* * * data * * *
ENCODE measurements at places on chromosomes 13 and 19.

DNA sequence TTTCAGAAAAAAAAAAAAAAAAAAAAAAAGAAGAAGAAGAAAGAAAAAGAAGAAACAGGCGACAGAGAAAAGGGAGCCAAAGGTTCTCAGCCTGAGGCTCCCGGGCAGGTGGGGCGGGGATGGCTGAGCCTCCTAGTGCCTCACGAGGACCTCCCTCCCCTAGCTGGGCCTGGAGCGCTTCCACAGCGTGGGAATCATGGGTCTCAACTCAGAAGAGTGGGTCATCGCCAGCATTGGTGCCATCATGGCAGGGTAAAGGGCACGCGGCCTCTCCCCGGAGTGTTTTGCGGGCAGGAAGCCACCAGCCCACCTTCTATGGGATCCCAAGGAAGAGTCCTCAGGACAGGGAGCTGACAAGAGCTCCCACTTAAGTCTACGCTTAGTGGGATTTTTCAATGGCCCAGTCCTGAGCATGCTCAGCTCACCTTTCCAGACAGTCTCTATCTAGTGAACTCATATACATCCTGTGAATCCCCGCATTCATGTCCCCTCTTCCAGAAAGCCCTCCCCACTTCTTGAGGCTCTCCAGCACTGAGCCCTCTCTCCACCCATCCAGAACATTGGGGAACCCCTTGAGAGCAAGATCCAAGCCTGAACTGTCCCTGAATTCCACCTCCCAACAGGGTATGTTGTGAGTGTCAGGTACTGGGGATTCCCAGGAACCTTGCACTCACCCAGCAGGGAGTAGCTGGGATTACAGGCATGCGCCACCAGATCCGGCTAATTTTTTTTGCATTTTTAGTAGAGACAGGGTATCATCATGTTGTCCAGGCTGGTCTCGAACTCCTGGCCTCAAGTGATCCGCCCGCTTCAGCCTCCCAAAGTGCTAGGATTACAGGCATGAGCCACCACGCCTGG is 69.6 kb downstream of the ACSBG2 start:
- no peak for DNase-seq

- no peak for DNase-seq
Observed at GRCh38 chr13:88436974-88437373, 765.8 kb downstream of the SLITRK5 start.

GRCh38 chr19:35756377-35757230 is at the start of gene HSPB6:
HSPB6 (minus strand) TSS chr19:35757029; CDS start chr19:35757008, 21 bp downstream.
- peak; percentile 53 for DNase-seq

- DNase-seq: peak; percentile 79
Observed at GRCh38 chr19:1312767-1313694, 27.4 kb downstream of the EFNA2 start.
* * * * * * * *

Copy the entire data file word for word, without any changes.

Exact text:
ENCODE measurements at places on chromosomes 13 and 19.

DNA sequence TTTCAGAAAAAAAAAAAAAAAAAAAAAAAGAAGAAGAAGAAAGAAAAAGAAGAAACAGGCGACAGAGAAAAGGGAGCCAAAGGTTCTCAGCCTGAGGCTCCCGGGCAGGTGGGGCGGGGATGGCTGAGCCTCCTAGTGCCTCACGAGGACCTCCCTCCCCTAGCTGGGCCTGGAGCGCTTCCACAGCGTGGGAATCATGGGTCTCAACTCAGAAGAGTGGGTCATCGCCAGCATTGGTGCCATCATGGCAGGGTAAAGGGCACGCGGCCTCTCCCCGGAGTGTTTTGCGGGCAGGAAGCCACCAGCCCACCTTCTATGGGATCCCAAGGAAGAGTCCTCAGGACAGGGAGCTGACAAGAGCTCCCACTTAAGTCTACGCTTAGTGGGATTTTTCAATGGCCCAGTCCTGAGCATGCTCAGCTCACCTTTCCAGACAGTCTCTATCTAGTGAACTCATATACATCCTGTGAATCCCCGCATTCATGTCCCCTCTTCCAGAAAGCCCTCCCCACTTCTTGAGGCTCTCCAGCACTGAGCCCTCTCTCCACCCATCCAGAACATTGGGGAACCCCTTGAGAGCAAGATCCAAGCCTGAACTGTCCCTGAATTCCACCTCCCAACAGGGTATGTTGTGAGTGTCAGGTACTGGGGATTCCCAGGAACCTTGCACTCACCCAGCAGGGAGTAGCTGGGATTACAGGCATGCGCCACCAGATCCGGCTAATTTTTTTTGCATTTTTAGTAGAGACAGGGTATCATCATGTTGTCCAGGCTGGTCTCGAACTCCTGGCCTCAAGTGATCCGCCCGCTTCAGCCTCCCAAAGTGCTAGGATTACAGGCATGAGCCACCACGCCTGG is 69.6 kb downstream of the ACSBG2 start:
- no peak for DNase-seq

- no peak for DNase-seq
Observed at GRCh38 chr13:88436974-88437373, 765.8 kb downstream of the SLITRK5 start.

GRCh38 chr19:35756377-35757230 is at the start of gene HSPB6:
HSPB6 (minus strand) TSS chr19:35757029; CDS start chr19:35757008, 21 bp downstream.
- peak; percentile 53 for DNase-seq

- DNase-seq: peak; percentile 79
Observed at GRCh38 chr19:1312767-1313694, 27.4 kb downstream of the EFNA2 start.